In the preferred embodiment at least four means for temporarily supporting the frame 20 on the substantially horizontal surface of the vehicle are provided and are suction cups 44. Each corner 24, 26, 28 and 30 of the frame 20 has a suction cup connected in the vicinity of the corner to an under side of the frame 20. It is envisioned that a greater or lesser number of suction cups 44 can be utilized and their placement on the frame 20 can also be varied depending upon the design criteria. In addition the depth of the suction cups 44 which will determine the amount of distance between the under side of the frame 20 and the horizontal surface of the vehicle can be adjustable by various means, such as threaded rods 45 (see FIG. 4) or can be designed for a predetermined distance. As one alternative (see FIG. 9) rubber feet 47 can be used instead of the suction cups 44. It is desirable to use a type of material for the feet which will not mar the finish of the surface of the vehicle which supports the frame 20. An object, such as a trunk lid can be placed directly on the frame 20 while repairs are made to the rear of the vehicle.

Attached to an upper side of the frame 20 is a means 18 for supporting the objects. The means 18 for supporting the objects may take on a variety of configurations such as an open support device generally referred to as means 46 for supporting as depicted in FIGS. 5 and 6, a flat platform 48 as depicted in FIG. 7, an enclosed container 50 as depicted in FIG. 8 or an open box-like cage 52 as depicted in FIG. 9.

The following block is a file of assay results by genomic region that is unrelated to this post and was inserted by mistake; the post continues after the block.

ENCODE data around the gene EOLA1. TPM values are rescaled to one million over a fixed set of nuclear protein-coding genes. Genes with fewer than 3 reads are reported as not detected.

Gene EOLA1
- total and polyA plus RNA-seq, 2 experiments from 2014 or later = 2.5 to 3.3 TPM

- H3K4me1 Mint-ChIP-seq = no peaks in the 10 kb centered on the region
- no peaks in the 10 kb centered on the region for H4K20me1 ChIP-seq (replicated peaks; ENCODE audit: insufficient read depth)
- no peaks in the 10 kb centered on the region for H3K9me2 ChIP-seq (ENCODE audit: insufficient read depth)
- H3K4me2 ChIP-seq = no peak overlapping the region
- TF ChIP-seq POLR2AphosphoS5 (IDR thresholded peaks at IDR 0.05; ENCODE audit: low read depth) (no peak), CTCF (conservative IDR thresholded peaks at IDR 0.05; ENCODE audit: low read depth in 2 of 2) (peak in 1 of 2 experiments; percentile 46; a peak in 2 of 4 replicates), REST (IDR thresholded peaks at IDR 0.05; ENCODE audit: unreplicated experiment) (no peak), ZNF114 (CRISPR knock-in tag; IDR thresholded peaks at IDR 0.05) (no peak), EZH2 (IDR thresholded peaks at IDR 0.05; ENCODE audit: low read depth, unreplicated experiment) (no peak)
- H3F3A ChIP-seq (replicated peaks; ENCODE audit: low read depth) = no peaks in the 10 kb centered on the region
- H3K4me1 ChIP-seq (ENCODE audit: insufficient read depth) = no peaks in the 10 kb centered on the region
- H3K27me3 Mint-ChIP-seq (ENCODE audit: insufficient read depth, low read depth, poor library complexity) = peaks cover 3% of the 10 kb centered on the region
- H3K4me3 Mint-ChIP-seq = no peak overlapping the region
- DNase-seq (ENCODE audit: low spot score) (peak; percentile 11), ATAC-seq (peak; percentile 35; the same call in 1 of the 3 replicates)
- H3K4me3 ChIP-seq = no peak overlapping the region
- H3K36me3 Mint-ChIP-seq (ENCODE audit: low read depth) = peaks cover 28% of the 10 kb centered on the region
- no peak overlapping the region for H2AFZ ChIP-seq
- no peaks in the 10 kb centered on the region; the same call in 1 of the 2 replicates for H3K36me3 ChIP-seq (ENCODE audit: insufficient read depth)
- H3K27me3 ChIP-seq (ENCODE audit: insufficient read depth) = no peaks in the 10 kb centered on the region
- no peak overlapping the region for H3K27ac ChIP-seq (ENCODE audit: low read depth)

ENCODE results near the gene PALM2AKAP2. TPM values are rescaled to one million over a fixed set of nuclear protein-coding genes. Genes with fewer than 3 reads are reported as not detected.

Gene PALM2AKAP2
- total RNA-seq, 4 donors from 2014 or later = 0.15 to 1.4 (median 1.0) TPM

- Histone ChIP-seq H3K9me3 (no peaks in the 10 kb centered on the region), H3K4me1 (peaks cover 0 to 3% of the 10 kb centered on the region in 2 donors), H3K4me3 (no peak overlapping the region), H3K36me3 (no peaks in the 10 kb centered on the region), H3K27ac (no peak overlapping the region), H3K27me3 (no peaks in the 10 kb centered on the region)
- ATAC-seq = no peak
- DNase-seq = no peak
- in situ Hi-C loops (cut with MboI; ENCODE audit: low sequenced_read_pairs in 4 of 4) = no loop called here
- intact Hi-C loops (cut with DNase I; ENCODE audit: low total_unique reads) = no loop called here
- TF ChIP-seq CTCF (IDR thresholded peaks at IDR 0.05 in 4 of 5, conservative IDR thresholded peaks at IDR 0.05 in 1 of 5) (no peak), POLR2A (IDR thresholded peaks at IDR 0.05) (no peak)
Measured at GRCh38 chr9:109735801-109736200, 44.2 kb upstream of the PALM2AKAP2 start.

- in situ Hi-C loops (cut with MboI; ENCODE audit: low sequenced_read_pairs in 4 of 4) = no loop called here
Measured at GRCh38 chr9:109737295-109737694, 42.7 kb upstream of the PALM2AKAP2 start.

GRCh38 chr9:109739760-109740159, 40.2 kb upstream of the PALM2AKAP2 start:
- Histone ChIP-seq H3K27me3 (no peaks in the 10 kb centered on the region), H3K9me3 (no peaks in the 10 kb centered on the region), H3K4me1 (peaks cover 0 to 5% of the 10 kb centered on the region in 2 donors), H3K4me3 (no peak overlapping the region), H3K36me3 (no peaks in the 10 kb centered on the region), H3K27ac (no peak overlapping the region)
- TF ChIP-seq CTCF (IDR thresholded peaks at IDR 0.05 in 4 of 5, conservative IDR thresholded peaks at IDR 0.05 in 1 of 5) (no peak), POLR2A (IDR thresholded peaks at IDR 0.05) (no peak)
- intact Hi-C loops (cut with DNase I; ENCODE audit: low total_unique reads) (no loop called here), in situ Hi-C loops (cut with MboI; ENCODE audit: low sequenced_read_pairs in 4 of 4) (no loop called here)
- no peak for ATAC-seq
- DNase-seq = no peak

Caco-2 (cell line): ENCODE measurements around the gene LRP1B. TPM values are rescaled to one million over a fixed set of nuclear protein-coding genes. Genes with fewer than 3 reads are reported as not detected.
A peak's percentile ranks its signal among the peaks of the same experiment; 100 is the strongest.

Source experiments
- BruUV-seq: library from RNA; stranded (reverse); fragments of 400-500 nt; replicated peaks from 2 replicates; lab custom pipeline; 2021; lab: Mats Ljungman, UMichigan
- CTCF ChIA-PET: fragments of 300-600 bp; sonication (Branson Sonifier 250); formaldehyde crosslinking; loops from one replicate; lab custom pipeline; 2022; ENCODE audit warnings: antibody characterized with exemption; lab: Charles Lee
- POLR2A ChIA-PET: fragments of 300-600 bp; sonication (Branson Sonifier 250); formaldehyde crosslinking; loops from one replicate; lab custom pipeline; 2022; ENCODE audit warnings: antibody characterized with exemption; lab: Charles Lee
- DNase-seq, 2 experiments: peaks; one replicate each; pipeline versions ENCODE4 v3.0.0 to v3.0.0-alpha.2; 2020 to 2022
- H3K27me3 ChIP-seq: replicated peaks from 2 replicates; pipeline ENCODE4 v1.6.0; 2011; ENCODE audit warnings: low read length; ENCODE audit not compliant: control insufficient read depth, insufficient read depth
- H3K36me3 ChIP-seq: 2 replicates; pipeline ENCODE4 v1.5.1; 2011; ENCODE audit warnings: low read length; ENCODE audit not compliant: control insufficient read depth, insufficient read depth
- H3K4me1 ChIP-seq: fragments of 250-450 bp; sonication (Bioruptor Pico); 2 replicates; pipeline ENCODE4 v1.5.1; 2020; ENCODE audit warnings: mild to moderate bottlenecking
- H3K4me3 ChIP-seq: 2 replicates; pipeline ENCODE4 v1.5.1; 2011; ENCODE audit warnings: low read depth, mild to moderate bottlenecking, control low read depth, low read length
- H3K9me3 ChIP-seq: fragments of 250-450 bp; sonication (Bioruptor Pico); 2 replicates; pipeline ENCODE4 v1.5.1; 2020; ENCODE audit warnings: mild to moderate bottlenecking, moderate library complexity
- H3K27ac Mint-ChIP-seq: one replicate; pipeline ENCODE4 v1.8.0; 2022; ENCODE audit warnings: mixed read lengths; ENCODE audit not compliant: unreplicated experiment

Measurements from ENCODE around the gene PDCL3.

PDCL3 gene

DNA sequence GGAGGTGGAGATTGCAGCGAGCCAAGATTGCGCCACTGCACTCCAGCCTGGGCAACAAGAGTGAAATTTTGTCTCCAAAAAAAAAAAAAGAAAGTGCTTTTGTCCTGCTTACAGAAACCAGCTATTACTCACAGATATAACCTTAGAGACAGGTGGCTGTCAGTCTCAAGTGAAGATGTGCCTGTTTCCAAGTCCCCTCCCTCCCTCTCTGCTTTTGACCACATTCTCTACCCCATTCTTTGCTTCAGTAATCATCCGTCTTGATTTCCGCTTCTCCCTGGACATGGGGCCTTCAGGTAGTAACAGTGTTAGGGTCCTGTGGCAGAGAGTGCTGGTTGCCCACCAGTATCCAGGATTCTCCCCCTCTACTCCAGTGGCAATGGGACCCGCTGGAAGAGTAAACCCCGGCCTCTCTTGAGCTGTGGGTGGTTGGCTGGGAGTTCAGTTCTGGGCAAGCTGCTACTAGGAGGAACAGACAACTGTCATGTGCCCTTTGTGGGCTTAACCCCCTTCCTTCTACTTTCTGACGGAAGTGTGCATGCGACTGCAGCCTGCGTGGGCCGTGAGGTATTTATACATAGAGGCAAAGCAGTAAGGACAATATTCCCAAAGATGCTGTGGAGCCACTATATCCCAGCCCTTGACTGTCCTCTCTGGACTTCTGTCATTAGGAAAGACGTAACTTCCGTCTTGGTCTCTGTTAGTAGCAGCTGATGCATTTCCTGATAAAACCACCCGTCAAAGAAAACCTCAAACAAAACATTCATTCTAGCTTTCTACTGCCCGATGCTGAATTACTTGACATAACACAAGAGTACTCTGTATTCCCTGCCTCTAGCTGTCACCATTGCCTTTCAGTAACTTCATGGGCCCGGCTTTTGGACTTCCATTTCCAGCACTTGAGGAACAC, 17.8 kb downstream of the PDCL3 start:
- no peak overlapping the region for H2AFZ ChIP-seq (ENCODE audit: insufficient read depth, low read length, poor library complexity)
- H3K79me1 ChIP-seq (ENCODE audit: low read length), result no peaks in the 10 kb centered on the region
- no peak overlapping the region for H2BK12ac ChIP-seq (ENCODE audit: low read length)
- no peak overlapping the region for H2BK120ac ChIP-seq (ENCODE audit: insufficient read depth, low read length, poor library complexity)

As shown for example in FIGS. 5 and 6 the means 46 for supporting the objects is attached to the upper side of the frame 20 by at least one upward projecting leg 54 on at least one of the first and second side sections 32 and 34 and first and second end sections 36 and 38 (see FIG. 1). These upward projecting legs 54 engage corresponding openings such as slots 56 in a bottom area 58 of the means 46 for supporting the objects. As one example, the upward projecting legs 54 may be threaded bolts which engage the slots 56 and a wing nut 55 (see FIG. 9) can be attached to the end of the upward projecting leg 54 which extends through the slot 56. Thus the rack 20 can be adjusted without removing the means 46 for supporting the objects. For the rack 20 to be adjustable as shown in FIG. 2 only upward projecting legs 54 on either the first and second side sections or on the first and second end sections would be utilized so that it would be possible for the upward projecting legs 54 to move in the slots 56. However it can be appreciated that one skilled in the art can use numerous other manners of supporting and attaching the means 46 for supporting to the upper side of the frame 20.